- Daniel Travers (Huddersfield) The Italian Job: Orcadian Identity and the legacy of its Prisoners of War
- Elizabeth Ritchie (Highlands & Islands) “A Palmful of Water for your Years”: Babies, Religion and Gender among Crofting Families in Scotland, 1800-1850
- Kenneth Baxter (Dundee) Identity, Scottish Women, and Parliament, 1918-1979
- Katie Barclay (Queen’s Belfast) Sex, Identity and Enlightenment in the Long-Eighteenth Century
- Katherine H. Terrell (Hamilton) Depicting Identity: Cartography, Chorography, and the Borders of Pre-Reformation Scotland
- John Sherry (Guelph) The Evolution of Scottish Protestant Identities in Stuart Ulster, 1603-1714
Ties of bluid, kin and countrie: Scottish Associational Culture in the Diaspora
Edited by Tanja Bueltmann, Andrew Hinson, and Graeme Morton
Whether for philantrophic, religious, or social purposes migrant Scots established a vast array of clubs, societies and institutions around the world. This helped to preserve a distinctive Scottish identity within newly adopted countries of residence. With examples from Canada, the US, Australia, New Zealand, Engand and Northern Ireland, Ties of bluid, kin and countrie is the first volume of its kind to examine collectively these associations.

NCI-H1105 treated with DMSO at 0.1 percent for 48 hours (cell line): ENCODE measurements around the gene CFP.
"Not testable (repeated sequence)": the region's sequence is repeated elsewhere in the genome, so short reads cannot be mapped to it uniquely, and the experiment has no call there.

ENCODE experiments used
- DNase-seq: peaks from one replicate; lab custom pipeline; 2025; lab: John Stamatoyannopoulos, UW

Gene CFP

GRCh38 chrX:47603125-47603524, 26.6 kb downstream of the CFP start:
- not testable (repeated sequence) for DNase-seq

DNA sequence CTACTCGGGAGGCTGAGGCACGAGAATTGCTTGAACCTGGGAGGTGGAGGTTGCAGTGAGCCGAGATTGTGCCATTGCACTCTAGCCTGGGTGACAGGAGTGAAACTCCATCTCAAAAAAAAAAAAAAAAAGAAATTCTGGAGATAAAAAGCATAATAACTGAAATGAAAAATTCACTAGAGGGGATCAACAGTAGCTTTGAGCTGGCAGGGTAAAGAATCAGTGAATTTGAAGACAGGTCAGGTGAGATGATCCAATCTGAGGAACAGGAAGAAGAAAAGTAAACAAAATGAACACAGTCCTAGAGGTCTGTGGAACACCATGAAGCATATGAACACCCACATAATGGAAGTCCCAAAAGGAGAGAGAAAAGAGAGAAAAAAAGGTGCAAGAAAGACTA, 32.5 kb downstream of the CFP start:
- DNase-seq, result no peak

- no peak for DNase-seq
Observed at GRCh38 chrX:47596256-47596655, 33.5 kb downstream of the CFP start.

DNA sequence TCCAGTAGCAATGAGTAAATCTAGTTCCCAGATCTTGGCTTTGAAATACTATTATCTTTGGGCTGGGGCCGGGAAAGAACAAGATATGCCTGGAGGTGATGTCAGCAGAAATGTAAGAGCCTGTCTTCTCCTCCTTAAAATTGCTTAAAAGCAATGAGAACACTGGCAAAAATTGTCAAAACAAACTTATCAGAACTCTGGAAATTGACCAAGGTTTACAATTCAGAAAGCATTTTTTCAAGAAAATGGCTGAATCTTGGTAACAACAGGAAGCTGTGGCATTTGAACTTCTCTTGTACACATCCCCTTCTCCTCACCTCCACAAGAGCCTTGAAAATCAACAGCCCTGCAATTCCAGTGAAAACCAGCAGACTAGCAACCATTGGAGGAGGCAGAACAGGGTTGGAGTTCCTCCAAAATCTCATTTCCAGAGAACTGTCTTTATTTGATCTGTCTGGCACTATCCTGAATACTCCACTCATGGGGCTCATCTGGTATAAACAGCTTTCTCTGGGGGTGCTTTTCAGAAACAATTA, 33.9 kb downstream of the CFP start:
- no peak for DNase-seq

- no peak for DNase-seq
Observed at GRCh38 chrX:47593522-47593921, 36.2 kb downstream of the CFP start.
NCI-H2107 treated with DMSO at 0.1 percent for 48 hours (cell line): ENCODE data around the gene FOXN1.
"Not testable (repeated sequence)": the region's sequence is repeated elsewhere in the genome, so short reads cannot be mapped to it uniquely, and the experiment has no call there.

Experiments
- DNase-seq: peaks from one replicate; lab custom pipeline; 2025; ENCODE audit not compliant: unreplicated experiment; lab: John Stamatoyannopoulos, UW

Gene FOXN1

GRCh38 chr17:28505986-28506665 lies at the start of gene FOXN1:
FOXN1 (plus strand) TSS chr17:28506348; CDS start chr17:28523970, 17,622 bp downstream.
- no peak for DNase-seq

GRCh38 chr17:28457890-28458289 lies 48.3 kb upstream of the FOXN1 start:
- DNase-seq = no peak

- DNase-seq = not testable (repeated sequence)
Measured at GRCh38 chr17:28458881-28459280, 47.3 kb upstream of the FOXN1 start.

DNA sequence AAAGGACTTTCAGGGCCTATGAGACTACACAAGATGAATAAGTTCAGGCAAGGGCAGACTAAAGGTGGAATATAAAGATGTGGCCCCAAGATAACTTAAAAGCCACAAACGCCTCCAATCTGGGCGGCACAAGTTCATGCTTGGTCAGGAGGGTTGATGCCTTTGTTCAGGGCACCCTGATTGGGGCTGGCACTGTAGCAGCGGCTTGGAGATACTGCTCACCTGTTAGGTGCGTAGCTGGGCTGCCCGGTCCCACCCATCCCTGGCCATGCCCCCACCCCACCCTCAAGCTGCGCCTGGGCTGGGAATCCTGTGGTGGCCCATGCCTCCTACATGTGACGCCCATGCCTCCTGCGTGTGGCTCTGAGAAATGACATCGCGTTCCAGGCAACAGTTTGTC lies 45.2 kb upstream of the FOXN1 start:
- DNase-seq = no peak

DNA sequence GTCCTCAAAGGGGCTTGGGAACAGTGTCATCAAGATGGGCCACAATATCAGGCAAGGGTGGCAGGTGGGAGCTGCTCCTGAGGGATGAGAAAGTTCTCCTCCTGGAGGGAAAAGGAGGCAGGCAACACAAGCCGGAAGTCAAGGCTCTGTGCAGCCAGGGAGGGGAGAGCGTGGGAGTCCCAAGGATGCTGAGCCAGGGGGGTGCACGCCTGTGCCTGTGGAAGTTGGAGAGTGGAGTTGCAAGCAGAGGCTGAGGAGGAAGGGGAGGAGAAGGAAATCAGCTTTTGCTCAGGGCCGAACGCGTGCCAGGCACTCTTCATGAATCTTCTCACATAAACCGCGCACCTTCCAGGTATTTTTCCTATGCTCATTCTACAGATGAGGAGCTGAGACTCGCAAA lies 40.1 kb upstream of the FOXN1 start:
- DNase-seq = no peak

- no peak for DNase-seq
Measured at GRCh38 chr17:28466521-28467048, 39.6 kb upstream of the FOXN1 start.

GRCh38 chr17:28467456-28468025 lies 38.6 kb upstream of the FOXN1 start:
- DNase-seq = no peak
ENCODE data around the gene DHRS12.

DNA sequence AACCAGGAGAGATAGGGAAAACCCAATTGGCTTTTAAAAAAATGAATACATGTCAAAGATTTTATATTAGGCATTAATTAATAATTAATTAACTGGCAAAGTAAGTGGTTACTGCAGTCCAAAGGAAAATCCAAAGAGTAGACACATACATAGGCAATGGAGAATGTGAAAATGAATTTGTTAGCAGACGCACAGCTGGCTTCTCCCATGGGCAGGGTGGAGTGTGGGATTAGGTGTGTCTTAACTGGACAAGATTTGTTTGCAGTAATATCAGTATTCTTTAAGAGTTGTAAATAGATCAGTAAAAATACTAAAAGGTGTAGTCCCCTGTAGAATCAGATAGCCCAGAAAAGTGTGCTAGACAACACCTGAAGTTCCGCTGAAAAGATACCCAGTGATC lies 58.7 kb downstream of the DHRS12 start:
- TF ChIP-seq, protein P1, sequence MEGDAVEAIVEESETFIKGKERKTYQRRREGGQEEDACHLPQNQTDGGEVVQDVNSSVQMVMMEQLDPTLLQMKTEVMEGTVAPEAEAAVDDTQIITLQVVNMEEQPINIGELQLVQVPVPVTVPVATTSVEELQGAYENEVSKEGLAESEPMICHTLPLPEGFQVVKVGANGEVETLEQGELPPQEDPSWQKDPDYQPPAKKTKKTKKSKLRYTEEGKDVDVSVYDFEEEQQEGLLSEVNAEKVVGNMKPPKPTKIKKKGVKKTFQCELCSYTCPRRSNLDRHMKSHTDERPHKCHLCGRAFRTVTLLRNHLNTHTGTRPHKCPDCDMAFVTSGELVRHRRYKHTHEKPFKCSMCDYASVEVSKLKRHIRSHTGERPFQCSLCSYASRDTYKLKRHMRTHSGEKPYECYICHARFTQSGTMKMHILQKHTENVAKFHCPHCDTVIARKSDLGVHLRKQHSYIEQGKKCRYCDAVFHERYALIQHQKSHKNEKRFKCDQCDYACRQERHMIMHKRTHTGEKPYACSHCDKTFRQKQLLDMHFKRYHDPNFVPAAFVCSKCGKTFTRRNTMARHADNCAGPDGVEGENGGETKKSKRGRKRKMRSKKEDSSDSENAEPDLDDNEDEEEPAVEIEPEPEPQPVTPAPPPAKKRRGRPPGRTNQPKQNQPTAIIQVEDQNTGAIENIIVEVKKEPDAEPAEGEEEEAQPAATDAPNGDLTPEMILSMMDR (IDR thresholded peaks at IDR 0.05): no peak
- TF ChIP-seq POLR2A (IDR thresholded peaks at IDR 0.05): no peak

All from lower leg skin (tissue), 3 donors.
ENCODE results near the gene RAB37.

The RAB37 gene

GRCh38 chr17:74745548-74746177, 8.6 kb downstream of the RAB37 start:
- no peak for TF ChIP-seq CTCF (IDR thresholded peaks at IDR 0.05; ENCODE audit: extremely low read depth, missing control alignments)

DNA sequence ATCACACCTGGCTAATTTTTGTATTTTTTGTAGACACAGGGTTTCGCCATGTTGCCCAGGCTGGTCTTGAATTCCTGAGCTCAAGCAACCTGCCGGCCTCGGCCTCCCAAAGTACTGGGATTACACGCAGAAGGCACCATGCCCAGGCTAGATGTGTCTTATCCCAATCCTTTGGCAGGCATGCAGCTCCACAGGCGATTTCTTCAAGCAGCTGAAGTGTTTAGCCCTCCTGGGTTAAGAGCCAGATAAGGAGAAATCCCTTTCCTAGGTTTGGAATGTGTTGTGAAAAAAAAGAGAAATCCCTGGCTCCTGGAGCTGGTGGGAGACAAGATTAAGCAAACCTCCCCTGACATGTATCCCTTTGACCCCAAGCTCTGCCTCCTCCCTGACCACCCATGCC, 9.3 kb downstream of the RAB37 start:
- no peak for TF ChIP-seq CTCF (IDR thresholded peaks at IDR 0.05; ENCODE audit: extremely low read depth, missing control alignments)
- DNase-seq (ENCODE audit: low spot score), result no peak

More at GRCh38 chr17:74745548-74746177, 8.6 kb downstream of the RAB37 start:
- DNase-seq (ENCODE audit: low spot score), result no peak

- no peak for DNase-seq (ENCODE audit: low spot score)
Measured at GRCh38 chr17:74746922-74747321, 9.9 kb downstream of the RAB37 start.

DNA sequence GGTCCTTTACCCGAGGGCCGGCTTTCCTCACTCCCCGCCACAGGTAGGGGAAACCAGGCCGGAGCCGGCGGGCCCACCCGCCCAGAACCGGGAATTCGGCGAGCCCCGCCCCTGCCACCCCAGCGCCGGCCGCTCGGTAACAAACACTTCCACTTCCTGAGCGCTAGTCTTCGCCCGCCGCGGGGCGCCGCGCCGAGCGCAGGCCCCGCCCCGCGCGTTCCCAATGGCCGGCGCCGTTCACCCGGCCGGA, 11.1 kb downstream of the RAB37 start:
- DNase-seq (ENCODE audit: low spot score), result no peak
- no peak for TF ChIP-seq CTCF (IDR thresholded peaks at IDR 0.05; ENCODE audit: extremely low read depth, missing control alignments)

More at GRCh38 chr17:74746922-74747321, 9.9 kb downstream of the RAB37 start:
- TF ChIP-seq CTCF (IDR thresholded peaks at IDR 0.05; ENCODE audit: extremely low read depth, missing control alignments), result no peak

Chapter highlights include:
- Marjory Harper (Aberdeen), "Transplanted Identities"
- R. J. Morris (Edinburgh), "The Enlightenment and the Thistle"
- Tanja Bueltmann (Northumbria), "Ethnic Identity, Sporting Caledonia and Respectability"
- Graeme Morton (Guelph), "Ethnic Identity in the Civic World of Scottish Associational Culture"
- John Burnett (Edinburgh Napier University), "Department of Help for Skint Scotsmen!"
- S. Karly Kehoe (UHI), "Catholic Identity in the Diaspora"
- Angela McCarthy (Otago), "The Scots' Society of St. Andrew, Hull, 1910-2001"
Books can be purchased directly from our office by emailing email@example.com.
Special offer: order one copy of each book and receive a multi-volume discount.
CDN$30 + CDN$5 shipping and handling
CDN$50 + CDN$5 shipping and handling (multi-volume discount)
US$30 + US$10 shipping and handling
US$50 + US$10 shipping and handling (multi-volume discount)
£25 + £10 shipping and handling (air)
£45 + £10 shipping and handling (air) (multi-volume discount)
€25 + €10 shipping and handling (air)
€45 + €10 shipping and handling (air) (multi-volume discount)
NZ$40 + NZ$20 shipping and handling (surface) or NZ$45 shipping and handling (air)
NZ$70 + NZ$20 shipping and handling (surface) or NZ$45 shipping and handling (air) (multi-volume discount)
AU$35 + AU$16 shipping and handling (surface) AU$35 shipping and handling (air)
AU$65 + AU$16 shipping and handling (surface) AU$35 shipping and handling (air) (multi-volume discount)
N.B. shipping and handling rates are for up to two books.
For three or more copies, enquiries should be made to the Centre for Scottish Studies at the University of Guelph.
For proposals to the Guelph Series in Scottish Studies please contact the series editors: Graeme Morton (firstname.lastname@example.org) and Elizabeth Ewan (email@example.com).